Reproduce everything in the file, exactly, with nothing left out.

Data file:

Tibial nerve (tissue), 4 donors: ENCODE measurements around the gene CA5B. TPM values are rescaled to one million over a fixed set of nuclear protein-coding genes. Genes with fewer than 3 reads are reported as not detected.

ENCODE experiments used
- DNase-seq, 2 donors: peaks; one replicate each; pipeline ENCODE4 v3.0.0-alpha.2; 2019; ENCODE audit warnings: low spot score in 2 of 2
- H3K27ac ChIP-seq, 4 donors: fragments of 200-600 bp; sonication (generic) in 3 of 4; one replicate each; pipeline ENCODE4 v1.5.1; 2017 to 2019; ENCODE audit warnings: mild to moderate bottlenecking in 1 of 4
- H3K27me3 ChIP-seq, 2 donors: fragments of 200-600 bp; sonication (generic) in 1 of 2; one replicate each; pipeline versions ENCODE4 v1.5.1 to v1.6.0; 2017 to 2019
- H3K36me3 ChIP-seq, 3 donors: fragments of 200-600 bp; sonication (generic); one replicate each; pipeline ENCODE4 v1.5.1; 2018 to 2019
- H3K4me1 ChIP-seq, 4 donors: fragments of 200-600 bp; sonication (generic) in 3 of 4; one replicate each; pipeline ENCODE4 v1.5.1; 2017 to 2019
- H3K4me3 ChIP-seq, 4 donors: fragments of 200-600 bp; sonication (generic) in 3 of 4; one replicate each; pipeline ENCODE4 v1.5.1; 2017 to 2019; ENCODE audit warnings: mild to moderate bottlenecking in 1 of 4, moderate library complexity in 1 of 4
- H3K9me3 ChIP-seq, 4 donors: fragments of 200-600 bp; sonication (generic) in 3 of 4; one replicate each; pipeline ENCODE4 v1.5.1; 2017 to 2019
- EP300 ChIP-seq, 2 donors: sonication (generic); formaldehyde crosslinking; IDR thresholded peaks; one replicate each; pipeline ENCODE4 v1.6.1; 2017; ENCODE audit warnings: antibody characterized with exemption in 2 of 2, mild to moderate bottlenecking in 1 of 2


Tibial nerve (tissue), 4 donors: ENCODE measurements around the gene CA5B. TPM values are rescaled to one million over a fixed set of nuclear protein-coding genes. Genes with fewer than 3 reads are reported as not detected.

ENCODE experiments used
- DNase-seq, 2 donors: peaks; one replicate each; pipeline ENCODE4 v3.0.0-alpha.2; 2019; ENCODE audit warnings: low spot score in 2 of 2
- H3K27ac ChIP-seq, 4 donors: fragments of 200-600 bp; sonication (generic) in 3 of 4; one replicate each; pipeline ENCODE4 v1.5.1; 2017 to 2019; ENCODE audit warnings: mild to moderate bottlenecking in 1 of 4
- H3K27me3 ChIP-seq, 2 donors: fragments of 200-600 bp; sonication (generic) in 1 of 2; one replicate each; pipeline versions ENCODE4 v1.5.1 to v1.6.0; 2017 to 2019
- H3K36me3 ChIP-seq, 3 donors: fragments of 200-600 bp; sonication (generic); one replicate each; pipeline ENCODE4 v1.5.1; 2018 to 2019
- H3K4me1 ChIP-seq, 4 donors: fragments of 200-600 bp; sonication (generic) in 3 of 4; one replicate each; pipeline ENCODE4 v1.5.1; 2017 to 2019
- H3K4me3 ChIP-seq, 4 donors: fragments of 200-600 bp; sonication (generic) in 3 of 4; one replicate each; pipeline ENCODE4 v1.5.1; 2017 to 2019; ENCODE audit warnings: mild to moderate bottlenecking in 1 of 4, moderate library complexity in 1 of 4
- H3K9me3 ChIP-seq, 4 donors: fragments of 200-600 bp; sonication (generic) in 3 of 4; one replicate each; pipeline ENCODE4 v1.5.1; 2017 to 2019
- EP300 ChIP-seq, 2 donors: sonication (generic); formaldehyde crosslinking; IDR thresholded peaks; one replicate each; pipeline ENCODE4 v1.6.1; 2017; ENCODE audit warnings: antibody characterized with exemption in 2 of 2, mild to moderate bottlenecking in 1 of 2